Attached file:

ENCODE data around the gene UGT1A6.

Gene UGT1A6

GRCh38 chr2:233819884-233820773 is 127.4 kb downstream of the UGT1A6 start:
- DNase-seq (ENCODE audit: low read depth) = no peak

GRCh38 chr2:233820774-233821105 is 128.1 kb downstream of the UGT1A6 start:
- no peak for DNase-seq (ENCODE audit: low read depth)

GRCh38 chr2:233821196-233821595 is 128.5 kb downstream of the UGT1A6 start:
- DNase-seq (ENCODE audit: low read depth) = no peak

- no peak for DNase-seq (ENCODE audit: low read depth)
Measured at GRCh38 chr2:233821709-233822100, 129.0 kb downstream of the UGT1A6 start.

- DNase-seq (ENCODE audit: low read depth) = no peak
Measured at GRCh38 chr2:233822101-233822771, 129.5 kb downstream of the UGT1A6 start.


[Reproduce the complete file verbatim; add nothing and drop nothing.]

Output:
ENCODE data around the gene UGT1A6.

Gene UGT1A6

GRCh38 chr2:233819884-233820773 is 127.4 kb downstream of the UGT1A6 start:
- DNase-seq (ENCODE audit: low read depth) = no peak

GRCh38 chr2:233820774-233821105 is 128.1 kb downstream of the UGT1A6 start:
- no peak for DNase-seq (ENCODE audit: low read depth)

GRCh38 chr2:233821196-233821595 is 128.5 kb downstream of the UGT1A6 start:
- DNase-seq (ENCODE audit: low read depth) = no peak

- no peak for DNase-seq (ENCODE audit: low read depth)
Measured at GRCh38 chr2:233821709-233822100, 129.0 kb downstream of the UGT1A6 start.

- DNase-seq (ENCODE audit: low read depth) = no peak
Measured at GRCh38 chr2:233822101-233822771, 129.5 kb downstream of the UGT1A6 start.